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I was thirteen years old when I started taking my first Spanish class. The only reason I even took the course was because I needed an elective credit and didn’t want to take art (my sister has always been the best artist of the family) or anything music related (I couldn’t sing and I had no interest in playing an instrument, so choir, orchestra, and band were all out of the question). Thus, I ended up with Spanish. 

That ended up being one of the best decisions I’ve ever made. Learning a second language has more benefits than just being able to communicate more effectively with other people. And especially now when most of us are stuck in our homes for most of the day due to COVID-19, now is the perfect time to embark on the process of learning a new language, which, in turn, will help you learn more about yourself. 

So, with that said, here are some of the benefits I’ve discovered through my language journey: 

It Connects People

6 women working together in conference room meeting
Pexels / Christina Morillo

I swear, some of my favorite memories involve my Spanish classes, specifically my class during my senior year. My teacher was extremely innovative at finding ways to make reading Spanish literature (we drew scenes from stories out on the windows using window markers, we acted using small Nerf guns and feathered boas, and chanted words to poems while shaking maracas and tapping sticks together). My classmates were all extremely close, and the amount of inside jokes we developed are unparalleled. There’s just something about seeing a group of senior guys (some of them athletes) involve other faculty members and a variety of throwback pop songs in their video project of a Spanish fable that brings people together. 

It Can Be a Confidence Booster

One of the nicest compliments I’ve received in my life came during my final year of high school. We had a foreign exchange student from Spain that year at our school, and she took our Spanish class to see what it was like to learn the language for non-native speakers, as well as learn from us the differences between our cultures. I had the pleasure of sitting next to her in class for a period of time (I was scared out of my mind at the start! I thought I would totally be judged, but Carla was so sweet that I looked forward to class everyday), and at a party she told me that I was actually really good with the language. It was a huge confidence booster for me, and it made me feel more self-assured when it came to participating, as well as in other classes.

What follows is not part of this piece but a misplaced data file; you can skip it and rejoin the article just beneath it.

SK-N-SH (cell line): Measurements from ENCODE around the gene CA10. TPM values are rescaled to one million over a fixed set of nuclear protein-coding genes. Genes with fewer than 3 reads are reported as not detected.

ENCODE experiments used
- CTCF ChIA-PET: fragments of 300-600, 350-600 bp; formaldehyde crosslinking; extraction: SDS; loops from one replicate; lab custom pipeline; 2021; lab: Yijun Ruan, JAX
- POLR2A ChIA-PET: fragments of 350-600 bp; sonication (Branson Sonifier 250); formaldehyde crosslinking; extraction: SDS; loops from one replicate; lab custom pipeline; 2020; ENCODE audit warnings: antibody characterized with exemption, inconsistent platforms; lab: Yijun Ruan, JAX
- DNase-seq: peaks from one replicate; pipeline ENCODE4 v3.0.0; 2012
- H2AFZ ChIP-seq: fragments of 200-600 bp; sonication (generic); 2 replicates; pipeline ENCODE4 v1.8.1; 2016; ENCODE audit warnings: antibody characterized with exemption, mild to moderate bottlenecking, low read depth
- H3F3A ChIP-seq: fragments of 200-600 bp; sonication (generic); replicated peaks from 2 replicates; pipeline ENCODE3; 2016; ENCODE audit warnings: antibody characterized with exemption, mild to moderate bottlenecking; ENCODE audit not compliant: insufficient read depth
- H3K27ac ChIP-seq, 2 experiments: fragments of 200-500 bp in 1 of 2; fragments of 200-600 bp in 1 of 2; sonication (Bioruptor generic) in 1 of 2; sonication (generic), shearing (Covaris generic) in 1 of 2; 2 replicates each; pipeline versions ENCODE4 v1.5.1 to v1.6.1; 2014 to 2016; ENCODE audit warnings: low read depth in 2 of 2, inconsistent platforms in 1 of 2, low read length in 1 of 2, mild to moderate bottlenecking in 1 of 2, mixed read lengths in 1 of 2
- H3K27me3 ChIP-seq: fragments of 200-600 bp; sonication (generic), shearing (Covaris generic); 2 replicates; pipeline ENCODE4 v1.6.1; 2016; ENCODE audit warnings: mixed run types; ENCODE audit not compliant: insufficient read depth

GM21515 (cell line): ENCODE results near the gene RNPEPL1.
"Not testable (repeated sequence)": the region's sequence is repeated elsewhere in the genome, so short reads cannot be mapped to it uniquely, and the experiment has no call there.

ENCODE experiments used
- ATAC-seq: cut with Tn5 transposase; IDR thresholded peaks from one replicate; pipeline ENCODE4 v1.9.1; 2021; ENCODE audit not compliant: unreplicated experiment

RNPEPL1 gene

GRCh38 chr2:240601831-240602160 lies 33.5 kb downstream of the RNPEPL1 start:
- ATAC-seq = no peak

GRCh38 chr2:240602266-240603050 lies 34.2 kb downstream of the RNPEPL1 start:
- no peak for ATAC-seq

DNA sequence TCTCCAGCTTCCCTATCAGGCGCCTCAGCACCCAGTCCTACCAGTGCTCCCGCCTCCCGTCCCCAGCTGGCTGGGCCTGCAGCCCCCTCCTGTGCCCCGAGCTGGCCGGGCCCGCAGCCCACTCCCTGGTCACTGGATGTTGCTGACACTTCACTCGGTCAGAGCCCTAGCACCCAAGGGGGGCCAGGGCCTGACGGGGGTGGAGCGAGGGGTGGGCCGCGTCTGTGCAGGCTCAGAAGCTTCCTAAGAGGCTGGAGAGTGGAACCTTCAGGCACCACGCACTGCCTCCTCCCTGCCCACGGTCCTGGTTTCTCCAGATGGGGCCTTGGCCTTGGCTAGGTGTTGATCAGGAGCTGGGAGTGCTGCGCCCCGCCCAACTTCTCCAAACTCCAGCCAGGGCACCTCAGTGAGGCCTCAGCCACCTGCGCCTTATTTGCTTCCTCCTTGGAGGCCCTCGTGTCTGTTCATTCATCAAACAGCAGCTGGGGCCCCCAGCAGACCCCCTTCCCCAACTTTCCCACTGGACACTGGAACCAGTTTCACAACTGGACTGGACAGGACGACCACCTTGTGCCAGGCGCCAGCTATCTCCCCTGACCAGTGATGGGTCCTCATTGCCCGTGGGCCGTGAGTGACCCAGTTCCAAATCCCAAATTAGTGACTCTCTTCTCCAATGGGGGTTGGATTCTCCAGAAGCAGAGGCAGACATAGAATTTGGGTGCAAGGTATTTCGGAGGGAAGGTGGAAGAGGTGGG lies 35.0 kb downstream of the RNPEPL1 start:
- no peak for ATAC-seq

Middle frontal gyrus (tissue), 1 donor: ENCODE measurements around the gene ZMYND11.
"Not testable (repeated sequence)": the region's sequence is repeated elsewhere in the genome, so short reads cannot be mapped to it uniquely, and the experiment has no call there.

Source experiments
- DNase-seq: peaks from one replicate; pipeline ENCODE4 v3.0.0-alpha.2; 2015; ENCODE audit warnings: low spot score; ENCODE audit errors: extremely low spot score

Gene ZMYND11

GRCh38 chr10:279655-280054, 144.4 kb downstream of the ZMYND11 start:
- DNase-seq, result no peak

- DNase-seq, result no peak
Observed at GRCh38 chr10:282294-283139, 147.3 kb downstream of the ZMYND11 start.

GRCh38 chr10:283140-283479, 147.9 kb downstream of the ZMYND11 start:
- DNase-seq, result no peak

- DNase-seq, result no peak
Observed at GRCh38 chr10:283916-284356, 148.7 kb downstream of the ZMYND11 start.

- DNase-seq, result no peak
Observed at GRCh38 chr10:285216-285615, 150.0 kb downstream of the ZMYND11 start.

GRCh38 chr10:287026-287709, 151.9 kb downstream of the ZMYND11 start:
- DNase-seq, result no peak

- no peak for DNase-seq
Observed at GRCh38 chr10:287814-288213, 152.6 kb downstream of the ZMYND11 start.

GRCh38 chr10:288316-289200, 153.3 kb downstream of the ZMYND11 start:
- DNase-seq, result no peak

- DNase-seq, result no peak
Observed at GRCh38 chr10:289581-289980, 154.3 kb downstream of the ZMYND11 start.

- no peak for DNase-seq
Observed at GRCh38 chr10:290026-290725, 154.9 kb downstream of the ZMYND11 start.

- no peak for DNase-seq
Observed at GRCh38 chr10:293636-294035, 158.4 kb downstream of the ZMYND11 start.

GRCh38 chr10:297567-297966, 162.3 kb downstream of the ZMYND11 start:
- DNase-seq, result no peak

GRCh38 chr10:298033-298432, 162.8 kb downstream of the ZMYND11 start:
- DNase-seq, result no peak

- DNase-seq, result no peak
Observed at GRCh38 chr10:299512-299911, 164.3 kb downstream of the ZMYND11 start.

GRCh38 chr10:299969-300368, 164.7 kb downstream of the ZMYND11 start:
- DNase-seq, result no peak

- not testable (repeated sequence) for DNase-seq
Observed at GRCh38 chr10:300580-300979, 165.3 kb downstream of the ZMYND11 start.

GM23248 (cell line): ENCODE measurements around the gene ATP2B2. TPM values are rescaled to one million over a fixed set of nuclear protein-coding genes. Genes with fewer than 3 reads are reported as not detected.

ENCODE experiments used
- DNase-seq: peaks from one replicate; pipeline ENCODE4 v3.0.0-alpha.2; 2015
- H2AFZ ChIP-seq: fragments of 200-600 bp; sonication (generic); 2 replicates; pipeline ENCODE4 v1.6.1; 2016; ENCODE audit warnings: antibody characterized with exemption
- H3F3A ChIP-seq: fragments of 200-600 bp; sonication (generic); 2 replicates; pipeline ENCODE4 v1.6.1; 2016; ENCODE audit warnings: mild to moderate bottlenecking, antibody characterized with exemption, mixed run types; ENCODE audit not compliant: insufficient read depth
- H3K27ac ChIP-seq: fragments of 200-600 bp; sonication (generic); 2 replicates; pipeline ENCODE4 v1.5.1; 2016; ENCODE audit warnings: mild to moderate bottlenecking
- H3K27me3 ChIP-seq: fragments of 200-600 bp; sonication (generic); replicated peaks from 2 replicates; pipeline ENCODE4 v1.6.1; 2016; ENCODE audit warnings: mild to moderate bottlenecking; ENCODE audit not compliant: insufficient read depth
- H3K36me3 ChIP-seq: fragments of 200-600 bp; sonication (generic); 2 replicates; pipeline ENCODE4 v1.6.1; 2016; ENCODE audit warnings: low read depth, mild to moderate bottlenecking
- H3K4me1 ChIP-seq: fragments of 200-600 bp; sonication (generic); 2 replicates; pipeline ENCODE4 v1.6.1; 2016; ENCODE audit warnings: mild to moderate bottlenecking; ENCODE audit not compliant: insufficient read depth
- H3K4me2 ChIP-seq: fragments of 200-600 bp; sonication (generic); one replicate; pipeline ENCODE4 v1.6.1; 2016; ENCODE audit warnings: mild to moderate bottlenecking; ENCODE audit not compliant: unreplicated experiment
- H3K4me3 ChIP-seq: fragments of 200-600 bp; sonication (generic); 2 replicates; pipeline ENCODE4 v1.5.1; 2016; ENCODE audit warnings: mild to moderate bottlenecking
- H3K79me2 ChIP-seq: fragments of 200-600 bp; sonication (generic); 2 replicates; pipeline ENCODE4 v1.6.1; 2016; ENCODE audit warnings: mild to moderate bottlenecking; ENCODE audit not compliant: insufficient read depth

It’s (Surprisingly) Helped Me With My Anxiety

Anna Schultz-Girl On Computer Stress
Anna Schultz / Her Campus

I developed really bad anxiety at the same time I started taking Spanish. At first, it was one of the things in my life that contributed to my extreme insecurities and constant feelings of nervousness. However, it developed into a chance to be a different person. Because we had to select hispanic names to use in class (which, I’ll admit, can have its drawbacks while also seeming silly), I knew deep down that even if Caitlin had problems speaking in front of her peers because of the fear of sounding stupid, Catalina could do so without a second thought. Now that I’m in college, I’ve come to realize that Caitlin is stronger and is more capable than Catalina will ever be. 

Creativity Is Increased

For some reason, my Spanish teachers had an affinity for homework assignments that involved drawing and crafting (and, although I hate admitting it, these were times when I would shuffle up to my sister and ask her to help me because art just isn’t my forte). However, on a much deeper level, learning a second language does help boost your overall creativity. According to RosettaStone, part of the process is learning about a culture that’s different from your own. You have to formulate ways to express your thoughts and feelings in understandable and non-offensive manners (for instance, did you know it’s considered rude to whistle during a sports match in Italy?). You really have to stretch your brain to come up with the mannerisms and words to communicate your thoughts fully, even if your vocabulary is very limited. 

Makes Multitasking Seem Less Daunting

a woman sits at a wooden desk writing in a notebook. there is an imac in front of her.
Retha Ferguson | Pexels

It’s true! Being able to speak more than one language helps your brain with its ability to switch back and forth between thoughts and tasks. This increases your ability to work on more than one thing at a time, which also reduces stress because you are able to get more accomplished during the day. 

 Of course, there are many other positives I could bring up when it comes to foreign languages. However, I think I’ll leave it off with something one of my teachers told us that has stuck with me: Learning a new language is a risk. And, call me crazy, but that’s one risk I’m willing to take.

Caitlin Eichhorn

Illinois State '23

Caitlin is a junior at Illinois State University studying Public Relations and Spanish. She is a member of Theta Beta chapter of Kappa Kappa Gamma and loves being a writer for Her Campus. When she's not studying or writing her novel, she is watching 80s films or hockey highlights.
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